The Bank of Ghana (BoG) has given a strong assurance that it will not shield any director or manager who played a role in the collapse of the defunct UT Bank and Capital Bank.
Speaking at the GRAPHIC BUSINESS/Stanbic Bank Breakfast Meeting in Accra Tuesday, the Second Deputy Governor of the BoG, Ms Elsie Awadzi said the central bank, together with auditing firm PricewaterhouseCoopers (PwC) had done its own investigations and submitted the report to the Economic and Organised Crime Office (EOCO) for further investigations and possible prosecution.
“We are not a law enforcing agency so we have done our part and submitted our report to the law enforcement and the prosecutorial agencies. The process is ongoing and we are clear on what went wrong and those who are culpable. We will not shield anyone,” she stated
We will do whatever is in our power to support the law enforcement agencies, she added.
In the case of uniBank, she said it was early days since investigations were still going on.
The Bank of Ghana in August 2017 revoked the licences of UT and Capital banks, with the two banks subsequently taken over by GCB Bank.
The liabilities of the two banks, according to the central bank, overwhelmed their assets, leaving the BoG with no other option than to undertake a purchase and assumption transaction as the least costly method of dealing with a collapse.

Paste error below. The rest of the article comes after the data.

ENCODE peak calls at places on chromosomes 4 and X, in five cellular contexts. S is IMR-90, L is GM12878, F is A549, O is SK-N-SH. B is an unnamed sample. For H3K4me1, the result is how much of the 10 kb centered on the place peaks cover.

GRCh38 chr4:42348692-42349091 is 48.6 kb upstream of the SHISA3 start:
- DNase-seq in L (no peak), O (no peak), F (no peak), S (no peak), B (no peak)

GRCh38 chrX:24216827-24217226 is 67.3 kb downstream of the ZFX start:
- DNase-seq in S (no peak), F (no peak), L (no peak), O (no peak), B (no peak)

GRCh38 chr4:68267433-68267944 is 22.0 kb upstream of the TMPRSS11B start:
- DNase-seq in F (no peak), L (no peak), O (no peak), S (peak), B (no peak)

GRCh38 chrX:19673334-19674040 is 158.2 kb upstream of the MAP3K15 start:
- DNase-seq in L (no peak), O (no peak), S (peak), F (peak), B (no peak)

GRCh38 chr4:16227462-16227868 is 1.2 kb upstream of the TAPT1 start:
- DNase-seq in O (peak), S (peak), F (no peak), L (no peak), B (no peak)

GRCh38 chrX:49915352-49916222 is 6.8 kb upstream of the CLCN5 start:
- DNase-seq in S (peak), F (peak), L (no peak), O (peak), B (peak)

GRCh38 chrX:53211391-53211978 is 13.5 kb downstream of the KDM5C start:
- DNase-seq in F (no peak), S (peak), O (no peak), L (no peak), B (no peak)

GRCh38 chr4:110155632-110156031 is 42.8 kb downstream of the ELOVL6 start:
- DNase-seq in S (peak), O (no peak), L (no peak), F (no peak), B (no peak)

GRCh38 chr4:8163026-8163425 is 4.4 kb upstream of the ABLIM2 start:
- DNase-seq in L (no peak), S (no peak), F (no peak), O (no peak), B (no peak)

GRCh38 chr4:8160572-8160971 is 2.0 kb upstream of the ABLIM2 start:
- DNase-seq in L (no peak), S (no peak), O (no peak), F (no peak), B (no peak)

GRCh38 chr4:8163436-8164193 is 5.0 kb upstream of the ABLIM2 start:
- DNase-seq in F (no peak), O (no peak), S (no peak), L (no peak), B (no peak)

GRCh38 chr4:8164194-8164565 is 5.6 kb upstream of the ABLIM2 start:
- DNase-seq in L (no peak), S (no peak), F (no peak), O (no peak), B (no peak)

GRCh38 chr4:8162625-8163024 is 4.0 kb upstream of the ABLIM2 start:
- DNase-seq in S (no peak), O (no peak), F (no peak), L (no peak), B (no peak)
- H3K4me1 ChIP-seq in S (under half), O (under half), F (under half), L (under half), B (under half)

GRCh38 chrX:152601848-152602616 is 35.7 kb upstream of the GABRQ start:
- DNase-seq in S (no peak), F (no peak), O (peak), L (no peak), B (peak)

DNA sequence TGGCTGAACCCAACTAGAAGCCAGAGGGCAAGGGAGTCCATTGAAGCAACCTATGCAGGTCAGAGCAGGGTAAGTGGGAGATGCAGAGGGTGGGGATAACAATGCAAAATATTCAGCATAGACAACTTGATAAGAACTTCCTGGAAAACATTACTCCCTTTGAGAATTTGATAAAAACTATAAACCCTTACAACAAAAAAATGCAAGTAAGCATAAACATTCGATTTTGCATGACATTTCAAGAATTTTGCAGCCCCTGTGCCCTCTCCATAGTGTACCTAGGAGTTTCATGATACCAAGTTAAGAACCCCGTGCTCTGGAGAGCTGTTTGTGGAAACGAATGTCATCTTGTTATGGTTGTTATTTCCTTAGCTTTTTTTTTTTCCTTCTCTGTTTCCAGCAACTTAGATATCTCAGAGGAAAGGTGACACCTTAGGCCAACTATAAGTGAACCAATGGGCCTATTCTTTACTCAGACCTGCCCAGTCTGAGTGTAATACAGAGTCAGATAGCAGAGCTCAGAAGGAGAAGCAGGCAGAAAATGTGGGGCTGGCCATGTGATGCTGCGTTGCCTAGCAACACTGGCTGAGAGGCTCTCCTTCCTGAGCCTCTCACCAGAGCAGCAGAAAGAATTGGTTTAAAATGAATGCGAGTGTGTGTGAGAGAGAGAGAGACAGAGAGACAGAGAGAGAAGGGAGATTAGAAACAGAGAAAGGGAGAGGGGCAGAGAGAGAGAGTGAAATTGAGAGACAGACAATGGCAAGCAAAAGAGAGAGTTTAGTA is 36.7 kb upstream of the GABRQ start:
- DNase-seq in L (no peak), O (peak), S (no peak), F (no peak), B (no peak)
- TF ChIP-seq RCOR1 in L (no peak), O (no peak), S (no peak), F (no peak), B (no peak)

Consequently, former directors of the two banks were recently made to appear before EOCO to answer questions on their roles in the collapse of the banks.
This followed findings of an investigative report on the collapse of the banks which was submitted to the Bank of Ghana.
New capital requirement
The second deputy governor also pointed out that the banks were doing well by meeting the new capital requirement by December 2018.
“A lot of them have already announced that they have met it or are on course, and we are very hopeful that all the banks will meet it on the strength of their own balance sheet, through the injection of new capital or through merging,” she noted.
She said all of these measures were being actively explored by the banks.
She also mentioned that the central bank would encourage banks who failed to raise the needed capital to consider merging.
“Merging is not a bad thing because all over the world we have seen it working well and helping create a much bigger financial system and we will encourage it,” she stated.
Give up banking license
The Head of Corporate and Investment Banking at Stanbic Bank Ghana, Mr Kwamina Asomaning also urged banks who are unable to raise the new requirement to consider giving up their banking licenses for licenses in other sectors of the financial market where they would be more effective.
“In the financial system, we have different types of financial intermediary roles and they can operate where their capital allows them to,” he stated.
“It is important to remember that the regulator has at its disposal a lot of information and knows the challenges of the industry so to me I believes, GH¢400 million is good as it will help the banks to better manage their risks,” he maintained.